“There are so many other elements that sit alongside the economic one,” explained Helen Forbes-Mewett research leader of Identity and Belonging at the Monash University Migration and Inclusion Centre.

“We cant deny the economic one, it is extremely important, but then so are all the other elements.”

Additional benefits include cultural perspectives and the creation of international connections, she posited.

“There is really an imbalance on the appreciation of the sector beyond the economic value”

“There is really an imbalance on the appreciation of the sector beyond the economic value that we have to rethink,” said Belle Lim, national president at the Council of International Students Australia.

“Significant cultural contributions” are not regularly talked about or appreciated enough, she continued, while economic benefits are often misperceived as only benefiting universities or the education sector.

“Apart from international education, I cannot really think about a way or a channel that can inject such a large number of high skilled workers and individuals into Australia that really power the productivity growth,” she added.

“International education employs five times the number of workers as coal mining, but you don’t see members of politics or community vehemently defend a sector… like those [that receive] massive subsidies.”

“We need to see students as being much more than just an economic contribution,” agreed Wesa Chau CEO of Cultural Intelligence and founder of Resilience Against Racism.

“I would be controversial to say, people don’t even treat them as customers. If you see [international students] as customers, you would provide them with the support… but we don’t even do that very well.”

Australia’s approach to international students has “shifted dramatically” in the decades since students first arrived under the Colombo plan for cultural and diplomatic reasons, Forbes-Mewett noted.

“Then it became very economic. I think there is probably a need to shift back somewhere more in between in a sense.”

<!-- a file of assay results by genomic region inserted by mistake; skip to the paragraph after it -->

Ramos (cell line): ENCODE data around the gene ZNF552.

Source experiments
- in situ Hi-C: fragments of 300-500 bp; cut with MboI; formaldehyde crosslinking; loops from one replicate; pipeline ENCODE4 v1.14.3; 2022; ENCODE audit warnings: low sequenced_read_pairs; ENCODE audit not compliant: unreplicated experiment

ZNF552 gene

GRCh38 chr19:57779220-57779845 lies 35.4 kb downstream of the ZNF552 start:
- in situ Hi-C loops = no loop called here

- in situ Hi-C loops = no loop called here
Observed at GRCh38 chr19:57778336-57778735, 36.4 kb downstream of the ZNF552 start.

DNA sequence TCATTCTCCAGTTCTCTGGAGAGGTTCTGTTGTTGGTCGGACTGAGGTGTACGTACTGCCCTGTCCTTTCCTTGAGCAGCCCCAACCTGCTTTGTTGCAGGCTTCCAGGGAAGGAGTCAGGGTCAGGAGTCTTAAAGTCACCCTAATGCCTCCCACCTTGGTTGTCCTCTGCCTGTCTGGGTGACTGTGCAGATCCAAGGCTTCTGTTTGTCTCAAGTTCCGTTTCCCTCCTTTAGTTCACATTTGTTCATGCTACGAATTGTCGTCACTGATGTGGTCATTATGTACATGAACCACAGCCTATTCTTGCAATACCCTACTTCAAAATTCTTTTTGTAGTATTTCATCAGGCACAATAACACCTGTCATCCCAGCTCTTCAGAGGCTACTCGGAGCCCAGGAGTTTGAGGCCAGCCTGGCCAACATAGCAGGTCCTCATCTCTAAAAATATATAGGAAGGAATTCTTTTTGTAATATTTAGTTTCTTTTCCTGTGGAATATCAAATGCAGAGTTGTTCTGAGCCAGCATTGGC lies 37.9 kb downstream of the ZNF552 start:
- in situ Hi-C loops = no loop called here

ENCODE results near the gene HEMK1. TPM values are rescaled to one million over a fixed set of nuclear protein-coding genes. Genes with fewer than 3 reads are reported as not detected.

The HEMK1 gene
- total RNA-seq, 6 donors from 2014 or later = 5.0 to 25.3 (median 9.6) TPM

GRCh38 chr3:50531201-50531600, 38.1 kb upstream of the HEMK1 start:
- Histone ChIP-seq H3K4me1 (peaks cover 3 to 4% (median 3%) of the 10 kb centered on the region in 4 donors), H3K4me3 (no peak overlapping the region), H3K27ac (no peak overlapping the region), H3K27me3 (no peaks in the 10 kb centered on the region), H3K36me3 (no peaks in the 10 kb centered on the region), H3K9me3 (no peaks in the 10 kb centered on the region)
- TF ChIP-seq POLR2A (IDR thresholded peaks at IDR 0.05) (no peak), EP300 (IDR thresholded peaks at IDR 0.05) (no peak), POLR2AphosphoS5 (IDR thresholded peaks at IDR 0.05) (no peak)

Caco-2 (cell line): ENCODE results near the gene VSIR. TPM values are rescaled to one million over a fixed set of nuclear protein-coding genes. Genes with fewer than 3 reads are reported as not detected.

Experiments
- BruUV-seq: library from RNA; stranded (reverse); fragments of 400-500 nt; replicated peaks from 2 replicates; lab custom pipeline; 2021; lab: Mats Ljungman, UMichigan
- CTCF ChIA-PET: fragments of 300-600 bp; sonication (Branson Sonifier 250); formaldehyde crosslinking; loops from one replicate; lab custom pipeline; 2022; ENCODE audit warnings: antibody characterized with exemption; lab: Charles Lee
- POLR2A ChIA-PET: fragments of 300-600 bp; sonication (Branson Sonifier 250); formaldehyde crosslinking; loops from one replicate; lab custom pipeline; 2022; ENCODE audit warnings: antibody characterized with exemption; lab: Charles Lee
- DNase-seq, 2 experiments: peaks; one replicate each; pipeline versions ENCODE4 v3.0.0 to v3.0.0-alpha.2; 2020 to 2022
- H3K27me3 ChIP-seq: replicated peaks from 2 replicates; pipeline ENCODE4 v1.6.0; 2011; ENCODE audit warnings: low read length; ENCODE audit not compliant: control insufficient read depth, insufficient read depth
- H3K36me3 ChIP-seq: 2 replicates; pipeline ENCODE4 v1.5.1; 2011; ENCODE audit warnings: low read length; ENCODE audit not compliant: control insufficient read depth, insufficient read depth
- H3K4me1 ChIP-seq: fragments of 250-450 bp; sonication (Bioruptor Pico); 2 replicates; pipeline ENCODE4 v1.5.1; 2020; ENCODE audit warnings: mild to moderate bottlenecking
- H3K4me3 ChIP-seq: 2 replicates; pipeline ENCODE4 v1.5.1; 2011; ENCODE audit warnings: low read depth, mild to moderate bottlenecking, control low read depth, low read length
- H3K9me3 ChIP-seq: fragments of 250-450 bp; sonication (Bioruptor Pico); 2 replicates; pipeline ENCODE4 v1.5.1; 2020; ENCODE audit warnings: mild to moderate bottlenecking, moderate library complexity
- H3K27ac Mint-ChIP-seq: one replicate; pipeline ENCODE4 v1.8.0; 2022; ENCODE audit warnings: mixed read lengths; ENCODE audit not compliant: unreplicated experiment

The pandemic has been a wake up call that the role of the international education sector needs a rethink, Lim suggested.

“I agree that the sector, over time, it seems like the most important or only role is to bring in revenue to Australia, and in fact that is not the most important role I would argue.

“There is a very important role to educate and train the future leaders of the workforce for Australia and the rest of the world. We come from so many different countries. There is a very important part that Australia is playing in the leadership role of the Asia Pacific region in this sense.”

There are still questions over how quickly the Australian sector will bounce back in the aftermath of the pandemic.

“They have already gone to other countries like the UK and Canada”

“I would say that Australia’s reputation has been hit quite badly. I know there are a lot of students who are starting university around this time, they were coming to Australia but Australia is no longer an option for them,” Lim stated.

“They have already gone to other countries like the UK and Canada, and they have been seen as a lot more welcoming to international students… International students coming back to Australia is not going to be a V-shape recovery, it’s going to take a long time.”

Surveys have indicated that agents had “all but written off” travel to Australia and New Zealand in 2021, with students turning to the US, Canada and the UK.

However, students can see a “bigger picture”, Forbes-Mewett contended.

“Where we are geographically placed, we are a good place to be, we are generally a safe place to be, and I think all of that is weighed up against other options, I think at the moment some student may be thinking they will go somewhere else, but as soon as we make it possible to bring those students back, I think they will come back,” she said.

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